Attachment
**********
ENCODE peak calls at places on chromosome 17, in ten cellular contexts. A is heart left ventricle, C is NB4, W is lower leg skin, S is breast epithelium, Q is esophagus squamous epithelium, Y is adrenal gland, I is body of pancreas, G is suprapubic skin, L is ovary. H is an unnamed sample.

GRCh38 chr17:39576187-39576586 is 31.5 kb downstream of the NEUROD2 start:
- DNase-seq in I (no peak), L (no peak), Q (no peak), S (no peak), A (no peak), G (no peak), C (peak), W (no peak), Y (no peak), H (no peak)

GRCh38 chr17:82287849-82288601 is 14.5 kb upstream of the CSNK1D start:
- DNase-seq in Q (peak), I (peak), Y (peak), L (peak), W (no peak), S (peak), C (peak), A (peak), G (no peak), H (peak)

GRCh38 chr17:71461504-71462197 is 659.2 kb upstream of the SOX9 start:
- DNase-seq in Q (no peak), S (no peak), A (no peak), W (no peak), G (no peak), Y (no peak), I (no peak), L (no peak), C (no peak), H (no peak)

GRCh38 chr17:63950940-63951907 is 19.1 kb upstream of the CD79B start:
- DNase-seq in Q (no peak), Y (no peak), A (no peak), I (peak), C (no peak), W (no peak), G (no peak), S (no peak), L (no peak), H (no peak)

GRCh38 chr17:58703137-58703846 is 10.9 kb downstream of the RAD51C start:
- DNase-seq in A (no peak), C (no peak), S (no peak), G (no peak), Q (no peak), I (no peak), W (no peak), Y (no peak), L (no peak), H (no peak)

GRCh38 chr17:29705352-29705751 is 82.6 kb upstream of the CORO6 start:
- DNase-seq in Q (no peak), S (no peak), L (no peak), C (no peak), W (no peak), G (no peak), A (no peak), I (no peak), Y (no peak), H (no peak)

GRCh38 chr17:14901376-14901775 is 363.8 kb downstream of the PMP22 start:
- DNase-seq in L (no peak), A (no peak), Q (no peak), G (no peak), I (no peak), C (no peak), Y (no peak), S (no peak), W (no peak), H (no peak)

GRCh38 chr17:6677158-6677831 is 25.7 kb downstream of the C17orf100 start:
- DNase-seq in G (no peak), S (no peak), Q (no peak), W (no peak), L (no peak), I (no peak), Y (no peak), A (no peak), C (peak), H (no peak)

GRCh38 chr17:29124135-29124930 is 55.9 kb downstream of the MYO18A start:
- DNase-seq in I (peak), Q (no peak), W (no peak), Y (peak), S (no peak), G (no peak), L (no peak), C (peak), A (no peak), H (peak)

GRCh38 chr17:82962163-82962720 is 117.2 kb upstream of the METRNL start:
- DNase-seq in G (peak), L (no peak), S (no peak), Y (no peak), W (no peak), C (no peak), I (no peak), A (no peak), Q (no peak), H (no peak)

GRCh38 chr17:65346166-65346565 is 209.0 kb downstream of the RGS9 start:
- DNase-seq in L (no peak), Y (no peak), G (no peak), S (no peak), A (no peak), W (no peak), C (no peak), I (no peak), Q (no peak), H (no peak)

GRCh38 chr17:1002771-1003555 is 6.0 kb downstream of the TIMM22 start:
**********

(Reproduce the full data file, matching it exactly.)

ENCODE peak calls at places on chromosome 17, in ten cellular contexts. A is heart left ventricle, C is NB4, W is lower leg skin, S is breast epithelium, Q is esophagus squamous epithelium, Y is adrenal gland, I is body of pancreas, G is suprapubic skin, L is ovary. H is an unnamed sample.

GRCh38 chr17:39576187-39576586 is 31.5 kb downstream of the NEUROD2 start:
- DNase-seq in I (no peak), L (no peak), Q (no peak), S (no peak), A (no peak), G (no peak), C (peak), W (no peak), Y (no peak), H (no peak)

GRCh38 chr17:82287849-82288601 is 14.5 kb upstream of the CSNK1D start:
- DNase-seq in Q (peak), I (peak), Y (peak), L (peak), W (no peak), S (peak), C (peak), A (peak), G (no peak), H (peak)

GRCh38 chr17:71461504-71462197 is 659.2 kb upstream of the SOX9 start:
- DNase-seq in Q (no peak), S (no peak), A (no peak), W (no peak), G (no peak), Y (no peak), I (no peak), L (no peak), C (no peak), H (no peak)

GRCh38 chr17:63950940-63951907 is 19.1 kb upstream of the CD79B start:
- DNase-seq in Q (no peak), Y (no peak), A (no peak), I (peak), C (no peak), W (no peak), G (no peak), S (no peak), L (no peak), H (no peak)

GRCh38 chr17:58703137-58703846 is 10.9 kb downstream of the RAD51C start:
- DNase-seq in A (no peak), C (no peak), S (no peak), G (no peak), Q (no peak), I (no peak), W (no peak), Y (no peak), L (no peak), H (no peak)

GRCh38 chr17:29705352-29705751 is 82.6 kb upstream of the CORO6 start:
- DNase-seq in Q (no peak), S (no peak), L (no peak), C (no peak), W (no peak), G (no peak), A (no peak), I (no peak), Y (no peak), H (no peak)

GRCh38 chr17:14901376-14901775 is 363.8 kb downstream of the PMP22 start:
- DNase-seq in L (no peak), A (no peak), Q (no peak), G (no peak), I (no peak), C (no peak), Y (no peak), S (no peak), W (no peak), H (no peak)

GRCh38 chr17:6677158-6677831 is 25.7 kb downstream of the C17orf100 start:
- DNase-seq in G (no peak), S (no peak), Q (no peak), W (no peak), L (no peak), I (no peak), Y (no peak), A (no peak), C (peak), H (no peak)

GRCh38 chr17:29124135-29124930 is 55.9 kb downstream of the MYO18A start:
- DNase-seq in I (peak), Q (no peak), W (no peak), Y (peak), S (no peak), G (no peak), L (no peak), C (peak), A (no peak), H (peak)

GRCh38 chr17:82962163-82962720 is 117.2 kb upstream of the METRNL start:
- DNase-seq in G (peak), L (no peak), S (no peak), Y (no peak), W (no peak), C (no peak), I (no peak), A (no peak), Q (no peak), H (no peak)

GRCh38 chr17:65346166-65346565 is 209.0 kb downstream of the RGS9 start:
- DNase-seq in L (no peak), Y (no peak), G (no peak), S (no peak), A (no peak), W (no peak), C (no peak), I (no peak), Q (no peak), H (no peak)

GRCh38 chr17:1002771-1003555 is 6.0 kb downstream of the TIMM22 start: